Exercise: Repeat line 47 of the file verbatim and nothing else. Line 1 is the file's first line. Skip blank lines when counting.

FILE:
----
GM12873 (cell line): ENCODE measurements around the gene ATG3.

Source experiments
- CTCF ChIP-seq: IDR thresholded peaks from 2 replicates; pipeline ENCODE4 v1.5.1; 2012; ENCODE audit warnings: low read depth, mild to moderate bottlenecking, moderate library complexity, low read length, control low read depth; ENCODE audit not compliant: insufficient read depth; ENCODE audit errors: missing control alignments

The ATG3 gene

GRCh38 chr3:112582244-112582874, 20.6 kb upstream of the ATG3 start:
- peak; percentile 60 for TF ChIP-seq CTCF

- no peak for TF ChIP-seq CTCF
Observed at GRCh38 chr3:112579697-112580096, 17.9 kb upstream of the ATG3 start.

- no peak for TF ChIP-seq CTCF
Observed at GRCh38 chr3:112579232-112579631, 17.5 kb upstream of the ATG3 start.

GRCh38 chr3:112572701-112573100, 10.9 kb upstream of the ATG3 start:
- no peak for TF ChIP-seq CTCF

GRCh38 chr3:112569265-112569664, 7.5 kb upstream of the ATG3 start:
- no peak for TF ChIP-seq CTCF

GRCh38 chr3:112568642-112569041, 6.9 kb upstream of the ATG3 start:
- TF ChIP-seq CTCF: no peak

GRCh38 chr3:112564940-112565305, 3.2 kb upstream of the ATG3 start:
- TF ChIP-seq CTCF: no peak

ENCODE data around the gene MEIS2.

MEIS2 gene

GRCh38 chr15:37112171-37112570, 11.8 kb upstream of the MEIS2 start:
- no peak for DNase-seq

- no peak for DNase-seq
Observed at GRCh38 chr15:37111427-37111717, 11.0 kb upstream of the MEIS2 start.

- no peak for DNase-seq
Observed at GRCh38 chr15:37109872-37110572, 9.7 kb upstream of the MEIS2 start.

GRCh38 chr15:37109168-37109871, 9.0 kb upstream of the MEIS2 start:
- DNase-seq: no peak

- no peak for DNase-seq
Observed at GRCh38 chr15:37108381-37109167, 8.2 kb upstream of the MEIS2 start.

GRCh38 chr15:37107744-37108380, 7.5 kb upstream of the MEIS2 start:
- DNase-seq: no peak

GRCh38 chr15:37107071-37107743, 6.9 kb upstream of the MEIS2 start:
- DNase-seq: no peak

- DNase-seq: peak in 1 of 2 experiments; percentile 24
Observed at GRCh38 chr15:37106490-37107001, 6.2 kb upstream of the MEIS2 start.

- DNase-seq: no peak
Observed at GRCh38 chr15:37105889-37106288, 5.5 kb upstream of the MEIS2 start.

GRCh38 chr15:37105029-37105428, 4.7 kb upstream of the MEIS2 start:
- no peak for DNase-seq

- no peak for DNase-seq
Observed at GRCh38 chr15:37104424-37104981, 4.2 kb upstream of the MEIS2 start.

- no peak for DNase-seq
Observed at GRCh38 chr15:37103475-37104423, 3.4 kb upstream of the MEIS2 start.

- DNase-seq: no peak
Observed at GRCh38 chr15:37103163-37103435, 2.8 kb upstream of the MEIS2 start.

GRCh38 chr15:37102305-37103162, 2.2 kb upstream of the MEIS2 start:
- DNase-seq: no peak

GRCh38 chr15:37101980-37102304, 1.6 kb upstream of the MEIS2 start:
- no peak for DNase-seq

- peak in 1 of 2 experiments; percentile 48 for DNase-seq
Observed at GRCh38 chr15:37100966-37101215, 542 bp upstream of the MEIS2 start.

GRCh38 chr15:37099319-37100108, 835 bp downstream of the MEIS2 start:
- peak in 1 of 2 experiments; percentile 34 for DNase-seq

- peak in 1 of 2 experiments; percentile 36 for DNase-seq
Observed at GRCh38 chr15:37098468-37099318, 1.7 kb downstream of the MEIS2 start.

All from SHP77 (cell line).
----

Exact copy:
GRCh38 chr15:37102305-37103162, 2.2 kb upstream of the MEIS2 start: